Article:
‘Don’t use COVID-19 as excuse to stop attending child welfare clinics’
Following the outbreak of COVID-19 and the rising number of cases in the country, health experts say there has been a decline in the number of nursing mothers who are supposed to attend child welfare clinics.
According to practitioners, some mothers say they fear exposing themselves and their babies to the virus, hence the slow patronage in routine services.
However, the Head of the Neonatal Intensive Care Unit (NICU) at the Accra Regional Hospital, Dr Nana Okai Brako, believes mothers should not put up such excuses for themselves.
The paediatrician, speaking to The Spectator, said that different forms of post natal care remained an essential part of a child’s wellbeing, therefore, mothers should not use coronavirus as a cover up against attending child welfare clinics.
He maintained that mothers could still observe the necessary health protocols and take good care of their children in the wake of the pandemic.
Touching on jaundice as one of the common diseases in babies, he said that the disease still accounted for a chunk of out-patient admissions at the pediatrics department.
The month of May each year is set aside to create awareness on jaundice in newborn babies.
Though statistics were not readily available, Dr Brako noted that the effect of neonatal jaundice in babies could still be dire if not detected and treated early.
He explained Neonatal jaundice as the “yellowing of the eyes or the skin of a baby which is caused by increase in a substance known as “bilirubin” in the baby’s bloodstream.”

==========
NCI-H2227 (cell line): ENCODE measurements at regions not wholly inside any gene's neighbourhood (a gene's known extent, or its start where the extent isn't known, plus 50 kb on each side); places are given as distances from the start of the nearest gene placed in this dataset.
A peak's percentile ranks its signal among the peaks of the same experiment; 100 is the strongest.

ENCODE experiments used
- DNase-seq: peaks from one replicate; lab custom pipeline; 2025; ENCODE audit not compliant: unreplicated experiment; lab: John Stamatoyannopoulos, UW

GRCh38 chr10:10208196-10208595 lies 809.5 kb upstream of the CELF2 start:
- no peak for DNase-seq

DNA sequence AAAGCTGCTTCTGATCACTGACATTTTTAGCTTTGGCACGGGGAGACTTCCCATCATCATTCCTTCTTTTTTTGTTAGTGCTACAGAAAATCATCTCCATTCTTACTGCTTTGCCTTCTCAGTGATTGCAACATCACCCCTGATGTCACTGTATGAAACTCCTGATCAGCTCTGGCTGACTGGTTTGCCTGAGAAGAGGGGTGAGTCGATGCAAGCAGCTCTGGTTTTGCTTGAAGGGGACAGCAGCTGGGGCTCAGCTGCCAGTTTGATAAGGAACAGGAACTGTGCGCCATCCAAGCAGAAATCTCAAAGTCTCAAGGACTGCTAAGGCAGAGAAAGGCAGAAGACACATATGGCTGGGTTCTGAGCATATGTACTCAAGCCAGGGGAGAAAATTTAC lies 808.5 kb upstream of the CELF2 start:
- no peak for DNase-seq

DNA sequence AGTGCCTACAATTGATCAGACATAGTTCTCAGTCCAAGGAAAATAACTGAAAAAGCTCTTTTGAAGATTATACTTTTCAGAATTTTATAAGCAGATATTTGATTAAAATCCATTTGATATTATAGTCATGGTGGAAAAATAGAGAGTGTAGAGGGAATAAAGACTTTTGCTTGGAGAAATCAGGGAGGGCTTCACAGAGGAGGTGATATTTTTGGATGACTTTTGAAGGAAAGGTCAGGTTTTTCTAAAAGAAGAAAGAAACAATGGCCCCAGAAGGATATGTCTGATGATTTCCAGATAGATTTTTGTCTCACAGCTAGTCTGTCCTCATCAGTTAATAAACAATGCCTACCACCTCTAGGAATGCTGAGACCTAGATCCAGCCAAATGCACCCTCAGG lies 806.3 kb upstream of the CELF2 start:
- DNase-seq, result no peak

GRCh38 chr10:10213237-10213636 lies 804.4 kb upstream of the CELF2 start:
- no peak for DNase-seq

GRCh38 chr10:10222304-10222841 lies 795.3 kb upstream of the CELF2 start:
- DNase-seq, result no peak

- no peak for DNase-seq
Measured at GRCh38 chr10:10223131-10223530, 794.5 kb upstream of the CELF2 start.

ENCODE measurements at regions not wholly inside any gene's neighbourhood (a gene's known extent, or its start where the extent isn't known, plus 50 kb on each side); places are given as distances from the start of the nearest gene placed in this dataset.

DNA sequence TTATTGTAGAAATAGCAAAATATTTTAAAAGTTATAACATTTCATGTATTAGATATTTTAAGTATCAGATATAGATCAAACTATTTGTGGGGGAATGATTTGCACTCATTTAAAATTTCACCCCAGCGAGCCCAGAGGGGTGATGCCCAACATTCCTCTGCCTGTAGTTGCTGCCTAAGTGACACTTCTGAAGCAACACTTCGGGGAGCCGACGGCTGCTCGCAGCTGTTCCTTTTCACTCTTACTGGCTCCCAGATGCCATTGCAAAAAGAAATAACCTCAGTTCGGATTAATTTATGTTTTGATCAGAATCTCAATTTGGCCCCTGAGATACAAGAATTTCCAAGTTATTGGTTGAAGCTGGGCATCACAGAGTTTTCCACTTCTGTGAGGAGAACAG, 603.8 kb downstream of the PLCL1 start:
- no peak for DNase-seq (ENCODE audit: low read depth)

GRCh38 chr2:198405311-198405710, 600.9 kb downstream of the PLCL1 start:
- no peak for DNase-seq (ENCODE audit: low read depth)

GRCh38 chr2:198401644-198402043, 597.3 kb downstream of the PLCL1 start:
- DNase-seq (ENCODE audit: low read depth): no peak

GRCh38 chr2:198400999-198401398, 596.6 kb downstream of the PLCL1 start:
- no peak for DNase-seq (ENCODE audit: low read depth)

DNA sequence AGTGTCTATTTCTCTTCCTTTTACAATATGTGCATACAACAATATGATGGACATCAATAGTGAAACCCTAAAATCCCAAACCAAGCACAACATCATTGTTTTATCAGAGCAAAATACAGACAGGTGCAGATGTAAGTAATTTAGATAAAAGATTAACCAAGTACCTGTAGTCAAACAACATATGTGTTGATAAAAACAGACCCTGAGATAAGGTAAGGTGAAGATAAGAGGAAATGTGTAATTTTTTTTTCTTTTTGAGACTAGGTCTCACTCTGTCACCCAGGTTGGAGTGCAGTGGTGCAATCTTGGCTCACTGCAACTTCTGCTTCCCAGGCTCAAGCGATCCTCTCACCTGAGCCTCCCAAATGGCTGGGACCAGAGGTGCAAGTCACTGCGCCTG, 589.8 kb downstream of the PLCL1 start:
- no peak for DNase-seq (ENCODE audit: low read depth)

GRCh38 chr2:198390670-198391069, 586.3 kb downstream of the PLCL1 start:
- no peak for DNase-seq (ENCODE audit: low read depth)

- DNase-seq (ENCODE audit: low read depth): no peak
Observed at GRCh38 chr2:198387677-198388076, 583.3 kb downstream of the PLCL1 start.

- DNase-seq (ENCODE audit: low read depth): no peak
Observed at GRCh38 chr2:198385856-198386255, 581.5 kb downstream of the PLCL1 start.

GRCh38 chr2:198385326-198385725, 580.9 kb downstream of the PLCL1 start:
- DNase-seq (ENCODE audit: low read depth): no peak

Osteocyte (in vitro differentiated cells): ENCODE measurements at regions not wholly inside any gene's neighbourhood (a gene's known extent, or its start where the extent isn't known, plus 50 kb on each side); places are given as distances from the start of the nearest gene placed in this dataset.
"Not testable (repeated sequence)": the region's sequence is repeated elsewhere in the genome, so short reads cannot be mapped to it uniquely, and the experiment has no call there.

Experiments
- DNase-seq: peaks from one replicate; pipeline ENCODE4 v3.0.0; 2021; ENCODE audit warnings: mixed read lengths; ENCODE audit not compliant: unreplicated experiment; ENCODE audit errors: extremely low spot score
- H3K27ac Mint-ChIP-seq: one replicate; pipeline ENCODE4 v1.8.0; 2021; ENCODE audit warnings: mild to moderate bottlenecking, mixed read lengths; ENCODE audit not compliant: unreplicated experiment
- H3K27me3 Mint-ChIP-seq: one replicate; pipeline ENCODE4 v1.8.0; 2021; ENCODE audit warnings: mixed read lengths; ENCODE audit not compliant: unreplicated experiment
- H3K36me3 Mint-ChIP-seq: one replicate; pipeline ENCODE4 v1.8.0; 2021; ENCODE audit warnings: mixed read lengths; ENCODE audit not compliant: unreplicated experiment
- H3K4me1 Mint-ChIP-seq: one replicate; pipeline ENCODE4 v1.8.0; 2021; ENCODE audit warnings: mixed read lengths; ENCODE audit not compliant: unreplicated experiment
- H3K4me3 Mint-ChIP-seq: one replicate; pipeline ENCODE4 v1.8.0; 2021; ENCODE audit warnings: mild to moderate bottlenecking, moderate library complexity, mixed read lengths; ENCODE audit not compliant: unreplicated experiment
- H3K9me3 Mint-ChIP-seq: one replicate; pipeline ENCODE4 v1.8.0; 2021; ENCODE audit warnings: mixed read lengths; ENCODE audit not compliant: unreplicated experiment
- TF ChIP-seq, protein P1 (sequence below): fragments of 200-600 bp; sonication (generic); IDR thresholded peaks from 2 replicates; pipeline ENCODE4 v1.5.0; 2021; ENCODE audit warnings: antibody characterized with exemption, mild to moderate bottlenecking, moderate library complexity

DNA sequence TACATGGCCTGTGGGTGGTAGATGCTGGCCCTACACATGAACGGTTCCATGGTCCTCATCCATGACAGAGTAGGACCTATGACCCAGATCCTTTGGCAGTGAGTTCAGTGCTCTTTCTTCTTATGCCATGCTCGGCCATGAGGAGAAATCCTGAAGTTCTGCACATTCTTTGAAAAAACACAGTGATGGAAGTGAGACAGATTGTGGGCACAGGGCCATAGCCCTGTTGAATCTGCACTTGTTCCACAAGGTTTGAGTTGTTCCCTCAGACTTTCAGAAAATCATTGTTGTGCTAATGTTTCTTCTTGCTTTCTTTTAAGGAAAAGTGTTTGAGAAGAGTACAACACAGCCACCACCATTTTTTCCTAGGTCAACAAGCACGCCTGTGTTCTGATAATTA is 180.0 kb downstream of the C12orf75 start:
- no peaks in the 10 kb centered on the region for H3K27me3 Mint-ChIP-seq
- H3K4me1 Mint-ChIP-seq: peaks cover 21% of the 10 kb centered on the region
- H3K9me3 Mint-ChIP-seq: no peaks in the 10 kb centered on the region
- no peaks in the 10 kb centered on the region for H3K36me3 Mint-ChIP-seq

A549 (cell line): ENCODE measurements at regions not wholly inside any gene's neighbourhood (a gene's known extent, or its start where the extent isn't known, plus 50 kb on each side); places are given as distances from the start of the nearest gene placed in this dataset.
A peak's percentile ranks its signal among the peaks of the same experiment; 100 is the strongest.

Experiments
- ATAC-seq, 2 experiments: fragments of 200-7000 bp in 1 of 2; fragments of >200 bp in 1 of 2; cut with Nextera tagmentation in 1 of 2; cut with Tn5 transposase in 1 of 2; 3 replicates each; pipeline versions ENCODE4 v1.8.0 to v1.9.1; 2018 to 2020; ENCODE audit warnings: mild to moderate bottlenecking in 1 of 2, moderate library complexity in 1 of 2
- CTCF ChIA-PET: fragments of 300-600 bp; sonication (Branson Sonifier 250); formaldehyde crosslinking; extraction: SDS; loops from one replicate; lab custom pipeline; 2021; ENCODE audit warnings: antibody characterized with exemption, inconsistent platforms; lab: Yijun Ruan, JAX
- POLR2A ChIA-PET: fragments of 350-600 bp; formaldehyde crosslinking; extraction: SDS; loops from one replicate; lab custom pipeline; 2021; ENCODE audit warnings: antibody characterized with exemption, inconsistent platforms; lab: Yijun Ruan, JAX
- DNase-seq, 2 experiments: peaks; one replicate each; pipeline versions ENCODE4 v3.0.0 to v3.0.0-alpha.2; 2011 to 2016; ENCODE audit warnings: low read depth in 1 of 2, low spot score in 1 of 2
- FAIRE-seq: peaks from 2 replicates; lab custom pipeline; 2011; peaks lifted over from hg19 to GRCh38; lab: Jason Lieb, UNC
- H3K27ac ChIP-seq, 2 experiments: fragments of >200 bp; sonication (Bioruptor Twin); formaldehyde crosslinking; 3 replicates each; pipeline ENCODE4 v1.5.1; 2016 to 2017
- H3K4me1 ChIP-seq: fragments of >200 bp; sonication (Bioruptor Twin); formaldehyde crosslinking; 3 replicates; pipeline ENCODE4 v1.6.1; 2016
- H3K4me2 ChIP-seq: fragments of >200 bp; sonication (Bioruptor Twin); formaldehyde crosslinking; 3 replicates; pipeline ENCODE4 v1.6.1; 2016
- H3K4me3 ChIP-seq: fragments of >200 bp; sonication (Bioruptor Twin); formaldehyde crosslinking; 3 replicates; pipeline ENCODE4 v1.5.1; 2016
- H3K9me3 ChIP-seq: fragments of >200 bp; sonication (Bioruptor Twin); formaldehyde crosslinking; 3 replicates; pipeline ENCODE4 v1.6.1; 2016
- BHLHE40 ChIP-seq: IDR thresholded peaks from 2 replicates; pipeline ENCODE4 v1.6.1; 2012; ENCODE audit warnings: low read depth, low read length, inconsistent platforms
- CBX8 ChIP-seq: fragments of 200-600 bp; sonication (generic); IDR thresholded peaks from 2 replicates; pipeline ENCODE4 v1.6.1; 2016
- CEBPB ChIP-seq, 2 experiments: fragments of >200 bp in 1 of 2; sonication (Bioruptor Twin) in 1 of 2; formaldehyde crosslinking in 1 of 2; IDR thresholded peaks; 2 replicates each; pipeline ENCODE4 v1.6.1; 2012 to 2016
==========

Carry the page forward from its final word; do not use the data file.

He noted that the condition occurred within the first 28 days after a baby is born, adding that, the disease had varied effects on babies, including visual and hearing impairments as well as brain disorders.
“The first two weeks is very critical when it comes to detection and treatment of neonatal jaundice and it is one of the conditions mothers must look out for,” he said.
Differences in blood group between the mother and baby, infections and the use of camphor by some mothers, he noted, were among the causes of jaundice in babies.
Dr Brako, also the Focal Person of New Born Care in the Greater Accra Region, therefore advised mothers to always bring their babies out to properly lit areas for early signs of neonatal jaundice.
He further urged mothers to ensure their children were vaccinated against preventable diseases at the hospitals and child welfare clinics.
“Mothers should try to keep their babies warm at all times and also abide by the exclusive six months breastfeeding guideline as recommended.
“Babies should only be separated from their mothers only when mothers, due to a peculiar condition, are too weak to handle them,” he stressed.
Mothers, he said, should expect that they would be admitted at the hospital when they came to hospital with signs of jaundice in their babies.
Dr Brako insisted that nursing mothers should follow appropriate safety precautions and continue to breastfeed their babies as efforts were being made to combat the pandemic.
By Ernest Nutsugah